Every good defense attorney knows that one needs evidence to build a solid San Diego DUI case. Most evidence that will be used in a San Diego DUI trial is to be exchanged between the state and the defendant, through informal discovery under evidence code 1054. However, I do not want to be reactive and wait for the evidence to trickle to me. What you want to do is go out and procure the evidence yourself. Be proactive and review the weight of the evidence before the prosecution has a chance to review it. I have seen videos that would of hurt my clients case that went unseen by the prosecution because we got the video ourselves and the prosecution had notrequested it.
In a San Diego DUI, defense attorneys like to review the Mobile Video Audio Recording System (MVARS) or chemical tests videos. To retrieve such evidence one must submit an APS subpoena duces tecum. These are different from the normal CR-125 subpoenas that are used in criminal defense cases. Additionally, one should attend the San Diego DUI ASP DMV hearing to get another piece of evidence, which is key in a lot of cases. This also requires a subpoena. Sometimes an officer may not show up in which case another subpoena is needed. Most criminal subpoenas in a San Diego DUI case are free but some require fees to pay for officer overtime.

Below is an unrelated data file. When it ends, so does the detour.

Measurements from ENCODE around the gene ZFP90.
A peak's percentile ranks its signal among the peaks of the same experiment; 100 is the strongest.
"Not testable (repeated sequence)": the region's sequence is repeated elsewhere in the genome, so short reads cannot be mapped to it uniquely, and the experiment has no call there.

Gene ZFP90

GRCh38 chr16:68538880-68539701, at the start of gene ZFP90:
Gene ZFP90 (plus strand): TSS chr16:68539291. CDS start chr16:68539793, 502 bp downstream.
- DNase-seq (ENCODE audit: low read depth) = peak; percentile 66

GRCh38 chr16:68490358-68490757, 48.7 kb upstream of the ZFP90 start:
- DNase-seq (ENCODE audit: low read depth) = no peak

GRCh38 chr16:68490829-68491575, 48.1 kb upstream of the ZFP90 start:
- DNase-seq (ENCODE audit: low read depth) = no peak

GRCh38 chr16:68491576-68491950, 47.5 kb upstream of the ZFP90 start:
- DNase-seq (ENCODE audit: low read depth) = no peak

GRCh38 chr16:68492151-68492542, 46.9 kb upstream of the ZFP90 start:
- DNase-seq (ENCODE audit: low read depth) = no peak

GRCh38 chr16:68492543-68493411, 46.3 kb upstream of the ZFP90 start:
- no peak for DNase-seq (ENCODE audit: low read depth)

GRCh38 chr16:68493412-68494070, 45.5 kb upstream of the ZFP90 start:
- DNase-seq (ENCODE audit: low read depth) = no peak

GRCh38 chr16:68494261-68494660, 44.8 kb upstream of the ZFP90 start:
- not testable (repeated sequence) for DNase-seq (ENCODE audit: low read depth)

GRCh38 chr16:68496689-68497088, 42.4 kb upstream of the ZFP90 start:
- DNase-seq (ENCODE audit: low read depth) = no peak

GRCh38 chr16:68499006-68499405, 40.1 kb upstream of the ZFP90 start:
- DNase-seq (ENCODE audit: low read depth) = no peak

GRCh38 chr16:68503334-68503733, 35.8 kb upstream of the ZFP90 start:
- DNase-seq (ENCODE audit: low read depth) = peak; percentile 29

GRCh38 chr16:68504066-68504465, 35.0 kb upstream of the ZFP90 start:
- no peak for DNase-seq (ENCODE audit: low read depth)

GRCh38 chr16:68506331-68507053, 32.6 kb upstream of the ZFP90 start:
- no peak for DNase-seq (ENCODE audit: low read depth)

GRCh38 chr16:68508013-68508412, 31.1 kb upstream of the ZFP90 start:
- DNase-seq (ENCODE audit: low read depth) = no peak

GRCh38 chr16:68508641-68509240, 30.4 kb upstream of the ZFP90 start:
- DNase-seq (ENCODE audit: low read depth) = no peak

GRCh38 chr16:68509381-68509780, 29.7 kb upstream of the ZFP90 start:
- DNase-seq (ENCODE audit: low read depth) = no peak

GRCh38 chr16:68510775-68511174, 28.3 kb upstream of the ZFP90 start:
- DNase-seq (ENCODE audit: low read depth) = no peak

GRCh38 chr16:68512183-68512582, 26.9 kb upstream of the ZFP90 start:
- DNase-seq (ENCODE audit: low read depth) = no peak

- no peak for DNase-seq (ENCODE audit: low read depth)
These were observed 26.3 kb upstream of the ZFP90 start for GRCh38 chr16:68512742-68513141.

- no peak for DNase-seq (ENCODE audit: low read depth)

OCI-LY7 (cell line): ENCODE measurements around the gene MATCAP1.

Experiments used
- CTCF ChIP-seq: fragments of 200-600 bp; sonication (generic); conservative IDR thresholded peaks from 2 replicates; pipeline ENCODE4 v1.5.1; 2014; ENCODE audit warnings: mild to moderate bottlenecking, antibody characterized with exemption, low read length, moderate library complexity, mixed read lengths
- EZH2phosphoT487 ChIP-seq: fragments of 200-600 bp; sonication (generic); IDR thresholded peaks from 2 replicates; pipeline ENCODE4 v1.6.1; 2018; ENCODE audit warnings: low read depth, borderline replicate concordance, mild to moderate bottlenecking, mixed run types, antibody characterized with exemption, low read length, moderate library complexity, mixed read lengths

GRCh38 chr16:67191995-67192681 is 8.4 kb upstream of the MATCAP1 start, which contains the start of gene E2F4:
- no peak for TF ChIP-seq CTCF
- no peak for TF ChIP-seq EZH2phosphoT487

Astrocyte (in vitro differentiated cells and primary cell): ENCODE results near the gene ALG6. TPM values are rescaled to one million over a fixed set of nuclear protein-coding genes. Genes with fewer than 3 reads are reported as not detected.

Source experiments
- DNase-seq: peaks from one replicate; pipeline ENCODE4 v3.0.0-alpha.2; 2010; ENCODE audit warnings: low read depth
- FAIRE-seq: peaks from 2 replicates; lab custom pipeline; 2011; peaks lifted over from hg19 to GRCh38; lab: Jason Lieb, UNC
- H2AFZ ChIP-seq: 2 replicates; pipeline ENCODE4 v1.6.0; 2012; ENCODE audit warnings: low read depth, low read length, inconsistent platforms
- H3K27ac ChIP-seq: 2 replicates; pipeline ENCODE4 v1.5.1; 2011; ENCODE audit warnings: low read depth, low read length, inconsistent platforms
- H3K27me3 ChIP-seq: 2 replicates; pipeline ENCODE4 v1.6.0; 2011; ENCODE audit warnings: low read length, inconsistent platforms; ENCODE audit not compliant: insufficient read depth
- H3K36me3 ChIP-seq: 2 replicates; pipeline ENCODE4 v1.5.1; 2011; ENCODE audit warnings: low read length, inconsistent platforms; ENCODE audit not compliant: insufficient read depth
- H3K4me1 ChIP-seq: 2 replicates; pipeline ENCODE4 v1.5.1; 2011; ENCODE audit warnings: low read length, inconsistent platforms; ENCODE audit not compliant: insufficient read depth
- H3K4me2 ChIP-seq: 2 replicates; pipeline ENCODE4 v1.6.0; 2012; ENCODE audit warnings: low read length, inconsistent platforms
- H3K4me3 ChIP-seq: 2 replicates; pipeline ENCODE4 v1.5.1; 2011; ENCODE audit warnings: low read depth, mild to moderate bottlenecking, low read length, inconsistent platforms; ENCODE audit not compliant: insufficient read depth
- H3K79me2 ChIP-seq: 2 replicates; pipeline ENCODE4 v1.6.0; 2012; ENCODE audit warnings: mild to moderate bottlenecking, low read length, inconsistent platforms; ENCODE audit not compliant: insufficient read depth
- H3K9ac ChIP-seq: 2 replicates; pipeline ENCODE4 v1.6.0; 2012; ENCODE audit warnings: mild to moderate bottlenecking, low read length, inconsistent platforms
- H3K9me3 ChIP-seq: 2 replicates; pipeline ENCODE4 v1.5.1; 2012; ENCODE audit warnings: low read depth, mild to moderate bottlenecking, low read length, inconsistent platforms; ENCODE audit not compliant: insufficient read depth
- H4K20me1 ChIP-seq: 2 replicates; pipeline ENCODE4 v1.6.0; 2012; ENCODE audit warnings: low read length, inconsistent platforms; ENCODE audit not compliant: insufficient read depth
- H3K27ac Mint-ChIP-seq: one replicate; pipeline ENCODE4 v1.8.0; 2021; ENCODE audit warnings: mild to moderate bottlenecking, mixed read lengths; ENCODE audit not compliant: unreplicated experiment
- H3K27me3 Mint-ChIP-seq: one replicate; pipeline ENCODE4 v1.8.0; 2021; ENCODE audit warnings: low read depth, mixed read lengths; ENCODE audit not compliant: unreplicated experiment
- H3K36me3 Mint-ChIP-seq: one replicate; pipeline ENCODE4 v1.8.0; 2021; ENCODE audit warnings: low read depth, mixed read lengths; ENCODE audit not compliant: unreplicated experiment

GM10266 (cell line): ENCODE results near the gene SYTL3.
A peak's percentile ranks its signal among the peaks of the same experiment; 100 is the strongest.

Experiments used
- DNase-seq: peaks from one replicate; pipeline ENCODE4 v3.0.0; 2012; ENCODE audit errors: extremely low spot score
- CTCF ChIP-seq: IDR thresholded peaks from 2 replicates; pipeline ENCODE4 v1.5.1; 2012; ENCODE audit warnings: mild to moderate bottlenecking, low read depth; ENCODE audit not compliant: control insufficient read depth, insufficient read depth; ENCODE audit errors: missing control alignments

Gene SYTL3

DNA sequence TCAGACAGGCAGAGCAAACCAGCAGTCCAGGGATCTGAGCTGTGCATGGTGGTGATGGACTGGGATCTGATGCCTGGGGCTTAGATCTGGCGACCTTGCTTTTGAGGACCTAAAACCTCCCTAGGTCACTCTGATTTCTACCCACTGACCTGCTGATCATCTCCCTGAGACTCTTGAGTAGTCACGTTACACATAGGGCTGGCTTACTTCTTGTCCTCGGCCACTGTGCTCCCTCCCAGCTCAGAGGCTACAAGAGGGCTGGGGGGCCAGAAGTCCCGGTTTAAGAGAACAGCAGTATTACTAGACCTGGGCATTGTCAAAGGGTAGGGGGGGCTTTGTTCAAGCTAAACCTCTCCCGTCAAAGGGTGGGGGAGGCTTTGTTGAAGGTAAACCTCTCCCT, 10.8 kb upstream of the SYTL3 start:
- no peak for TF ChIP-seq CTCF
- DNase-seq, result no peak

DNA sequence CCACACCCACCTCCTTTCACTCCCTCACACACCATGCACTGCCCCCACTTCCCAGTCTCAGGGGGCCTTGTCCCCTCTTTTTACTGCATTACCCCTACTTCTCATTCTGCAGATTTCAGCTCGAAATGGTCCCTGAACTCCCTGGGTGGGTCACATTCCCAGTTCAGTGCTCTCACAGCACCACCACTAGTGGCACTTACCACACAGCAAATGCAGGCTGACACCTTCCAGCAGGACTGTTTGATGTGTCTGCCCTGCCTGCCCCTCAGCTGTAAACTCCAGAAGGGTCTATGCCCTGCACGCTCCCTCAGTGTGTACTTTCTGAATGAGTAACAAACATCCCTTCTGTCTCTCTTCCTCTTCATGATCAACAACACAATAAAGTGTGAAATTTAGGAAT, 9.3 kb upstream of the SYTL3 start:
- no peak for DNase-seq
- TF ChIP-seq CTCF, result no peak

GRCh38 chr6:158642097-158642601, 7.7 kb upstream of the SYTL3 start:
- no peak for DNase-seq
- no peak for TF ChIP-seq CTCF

The reality of the matter is that officers make arrests, but after that point they do not like to deal with paper work or turning over case information. Often subpoenas will be rejected for improper proof of service, no payment of fees, improper request, or the location may not be the branch that has the evidence one is seeking. It is a recommendation for those practicing in the San Diego DUI field to draft multiple subpoenas with slightly different changes on each. This will ensure a submission of one of the drafts, even with the most strict law enforcement agencies.